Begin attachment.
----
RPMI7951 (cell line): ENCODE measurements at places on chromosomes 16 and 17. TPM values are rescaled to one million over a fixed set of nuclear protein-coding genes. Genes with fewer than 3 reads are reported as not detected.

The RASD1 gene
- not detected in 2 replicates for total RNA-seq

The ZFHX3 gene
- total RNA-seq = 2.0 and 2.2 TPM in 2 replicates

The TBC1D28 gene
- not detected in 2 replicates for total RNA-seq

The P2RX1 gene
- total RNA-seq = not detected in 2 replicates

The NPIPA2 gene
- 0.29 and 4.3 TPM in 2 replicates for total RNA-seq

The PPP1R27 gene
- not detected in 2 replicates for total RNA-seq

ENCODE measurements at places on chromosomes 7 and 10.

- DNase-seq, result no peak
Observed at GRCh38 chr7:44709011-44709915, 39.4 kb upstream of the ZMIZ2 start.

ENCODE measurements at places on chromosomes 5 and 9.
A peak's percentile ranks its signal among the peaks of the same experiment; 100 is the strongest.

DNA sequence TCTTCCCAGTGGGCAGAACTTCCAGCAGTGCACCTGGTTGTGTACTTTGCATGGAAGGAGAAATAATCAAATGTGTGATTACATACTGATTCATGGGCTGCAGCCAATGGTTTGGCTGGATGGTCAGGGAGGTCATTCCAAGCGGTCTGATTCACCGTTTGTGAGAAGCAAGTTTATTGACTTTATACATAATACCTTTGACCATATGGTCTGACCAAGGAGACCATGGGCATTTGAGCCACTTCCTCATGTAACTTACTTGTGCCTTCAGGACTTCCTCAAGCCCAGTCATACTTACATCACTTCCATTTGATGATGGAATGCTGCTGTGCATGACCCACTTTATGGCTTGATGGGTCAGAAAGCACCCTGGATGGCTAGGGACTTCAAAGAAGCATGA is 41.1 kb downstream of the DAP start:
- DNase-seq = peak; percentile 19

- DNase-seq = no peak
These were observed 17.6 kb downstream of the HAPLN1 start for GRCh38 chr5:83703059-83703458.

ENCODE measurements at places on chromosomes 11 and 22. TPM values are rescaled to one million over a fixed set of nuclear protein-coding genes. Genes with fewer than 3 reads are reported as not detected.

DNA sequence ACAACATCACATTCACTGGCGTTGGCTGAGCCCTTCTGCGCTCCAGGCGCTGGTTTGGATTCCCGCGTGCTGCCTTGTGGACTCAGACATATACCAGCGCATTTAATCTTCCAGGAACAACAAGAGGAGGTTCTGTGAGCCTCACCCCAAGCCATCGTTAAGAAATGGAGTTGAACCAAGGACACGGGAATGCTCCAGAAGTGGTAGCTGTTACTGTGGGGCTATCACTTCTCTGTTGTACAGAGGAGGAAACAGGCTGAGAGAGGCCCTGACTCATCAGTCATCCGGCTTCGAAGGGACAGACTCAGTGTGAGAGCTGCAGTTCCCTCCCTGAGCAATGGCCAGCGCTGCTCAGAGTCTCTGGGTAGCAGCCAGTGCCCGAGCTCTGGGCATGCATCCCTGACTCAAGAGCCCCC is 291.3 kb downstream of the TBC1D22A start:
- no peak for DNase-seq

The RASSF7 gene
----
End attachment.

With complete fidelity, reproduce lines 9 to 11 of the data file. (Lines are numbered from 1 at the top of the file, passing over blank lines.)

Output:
- total RNA-seq = not detected in 2 replicates

The NPIPA2 gene
- 0.29 and 4.3 TPM in 2 replicates for total RNA-seq